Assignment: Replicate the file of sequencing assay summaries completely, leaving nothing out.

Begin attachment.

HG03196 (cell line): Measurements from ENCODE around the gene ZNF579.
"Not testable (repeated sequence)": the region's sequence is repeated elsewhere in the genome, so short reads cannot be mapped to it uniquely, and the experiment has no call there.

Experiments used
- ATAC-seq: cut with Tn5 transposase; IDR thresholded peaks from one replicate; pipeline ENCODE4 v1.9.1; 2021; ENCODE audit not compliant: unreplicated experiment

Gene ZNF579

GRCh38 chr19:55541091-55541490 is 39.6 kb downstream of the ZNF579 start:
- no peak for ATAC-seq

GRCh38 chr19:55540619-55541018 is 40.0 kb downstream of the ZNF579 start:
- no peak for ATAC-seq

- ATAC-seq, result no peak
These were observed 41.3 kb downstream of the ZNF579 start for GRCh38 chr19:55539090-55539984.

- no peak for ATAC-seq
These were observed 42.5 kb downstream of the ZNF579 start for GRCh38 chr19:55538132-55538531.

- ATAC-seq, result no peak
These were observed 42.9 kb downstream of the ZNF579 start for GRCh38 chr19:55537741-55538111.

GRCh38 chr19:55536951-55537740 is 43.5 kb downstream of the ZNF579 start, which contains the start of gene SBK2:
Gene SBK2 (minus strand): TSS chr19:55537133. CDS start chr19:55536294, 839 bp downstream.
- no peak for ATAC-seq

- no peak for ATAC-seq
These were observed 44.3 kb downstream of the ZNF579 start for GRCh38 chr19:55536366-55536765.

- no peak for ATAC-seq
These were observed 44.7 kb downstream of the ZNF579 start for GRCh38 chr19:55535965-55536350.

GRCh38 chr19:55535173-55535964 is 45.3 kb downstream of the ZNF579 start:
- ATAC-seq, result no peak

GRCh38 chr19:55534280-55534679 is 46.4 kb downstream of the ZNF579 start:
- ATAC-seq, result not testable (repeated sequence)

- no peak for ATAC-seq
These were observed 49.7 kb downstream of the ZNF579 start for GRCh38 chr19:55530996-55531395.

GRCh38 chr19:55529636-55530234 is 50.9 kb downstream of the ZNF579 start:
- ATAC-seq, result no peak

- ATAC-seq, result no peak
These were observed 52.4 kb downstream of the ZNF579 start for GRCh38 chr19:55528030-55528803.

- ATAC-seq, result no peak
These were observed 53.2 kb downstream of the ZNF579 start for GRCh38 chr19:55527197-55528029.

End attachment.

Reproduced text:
HG03196 (cell line): Measurements from ENCODE around the gene ZNF579.
"Not testable (repeated sequence)": the region's sequence is repeated elsewhere in the genome, so short reads cannot be mapped to it uniquely, and the experiment has no call there.

Experiments used
- ATAC-seq: cut with Tn5 transposase; IDR thresholded peaks from one replicate; pipeline ENCODE4 v1.9.1; 2021; ENCODE audit not compliant: unreplicated experiment

Gene ZNF579

GRCh38 chr19:55541091-55541490 is 39.6 kb downstream of the ZNF579 start:
- no peak for ATAC-seq

GRCh38 chr19:55540619-55541018 is 40.0 kb downstream of the ZNF579 start:
- no peak for ATAC-seq

- ATAC-seq, result no peak
These were observed 41.3 kb downstream of the ZNF579 start for GRCh38 chr19:55539090-55539984.

- no peak for ATAC-seq
These were observed 42.5 kb downstream of the ZNF579 start for GRCh38 chr19:55538132-55538531.

- ATAC-seq, result no peak
These were observed 42.9 kb downstream of the ZNF579 start for GRCh38 chr19:55537741-55538111.

GRCh38 chr19:55536951-55537740 is 43.5 kb downstream of the ZNF579 start, which contains the start of gene SBK2:
Gene SBK2 (minus strand): TSS chr19:55537133. CDS start chr19:55536294, 839 bp downstream.
- no peak for ATAC-seq

- no peak for ATAC-seq
These were observed 44.3 kb downstream of the ZNF579 start for GRCh38 chr19:55536366-55536765.

- no peak for ATAC-seq
These were observed 44.7 kb downstream of the ZNF579 start for GRCh38 chr19:55535965-55536350.

GRCh38 chr19:55535173-55535964 is 45.3 kb downstream of the ZNF579 start:
- ATAC-seq, result no peak

GRCh38 chr19:55534280-55534679 is 46.4 kb downstream of the ZNF579 start:
- ATAC-seq, result not testable (repeated sequence)

- no peak for ATAC-seq
These were observed 49.7 kb downstream of the ZNF579 start for GRCh38 chr19:55530996-55531395.

GRCh38 chr19:55529636-55530234 is 50.9 kb downstream of the ZNF579 start:
- ATAC-seq, result no peak

- ATAC-seq, result no peak
These were observed 52.4 kb downstream of the ZNF579 start for GRCh38 chr19:55528030-55528803.

- ATAC-seq, result no peak
These were observed 53.2 kb downstream of the ZNF579 start for GRCh38 chr19:55527197-55528029.